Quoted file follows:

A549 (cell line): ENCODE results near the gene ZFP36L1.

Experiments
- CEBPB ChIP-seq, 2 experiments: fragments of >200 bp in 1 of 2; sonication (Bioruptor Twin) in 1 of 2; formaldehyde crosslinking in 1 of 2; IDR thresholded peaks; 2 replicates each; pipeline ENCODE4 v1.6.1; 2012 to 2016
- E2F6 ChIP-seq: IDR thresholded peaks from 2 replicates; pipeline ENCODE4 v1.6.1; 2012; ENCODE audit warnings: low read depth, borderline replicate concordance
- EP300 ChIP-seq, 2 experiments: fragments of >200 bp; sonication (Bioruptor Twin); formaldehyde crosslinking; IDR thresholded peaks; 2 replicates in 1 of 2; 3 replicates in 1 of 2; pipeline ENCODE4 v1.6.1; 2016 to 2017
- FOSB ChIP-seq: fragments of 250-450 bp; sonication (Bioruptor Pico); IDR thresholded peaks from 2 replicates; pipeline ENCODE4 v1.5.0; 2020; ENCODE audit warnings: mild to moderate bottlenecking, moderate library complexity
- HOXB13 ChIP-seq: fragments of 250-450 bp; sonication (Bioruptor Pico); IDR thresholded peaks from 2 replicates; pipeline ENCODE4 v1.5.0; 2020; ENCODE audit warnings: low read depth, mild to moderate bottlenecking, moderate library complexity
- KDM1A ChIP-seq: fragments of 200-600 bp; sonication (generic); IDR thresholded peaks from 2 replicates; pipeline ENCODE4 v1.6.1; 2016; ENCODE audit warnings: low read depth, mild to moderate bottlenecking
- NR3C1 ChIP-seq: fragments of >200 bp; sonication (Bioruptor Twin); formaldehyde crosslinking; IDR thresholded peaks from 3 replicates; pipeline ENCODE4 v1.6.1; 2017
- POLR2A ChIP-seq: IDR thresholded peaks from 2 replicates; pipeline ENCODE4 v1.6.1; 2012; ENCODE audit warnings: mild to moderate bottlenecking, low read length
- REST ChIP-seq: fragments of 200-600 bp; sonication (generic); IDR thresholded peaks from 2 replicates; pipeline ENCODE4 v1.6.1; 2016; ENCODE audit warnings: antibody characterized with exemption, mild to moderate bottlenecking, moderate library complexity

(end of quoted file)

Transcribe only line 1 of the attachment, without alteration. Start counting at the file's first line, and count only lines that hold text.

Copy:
A549 (cell line): ENCODE results near the gene ZFP36L1.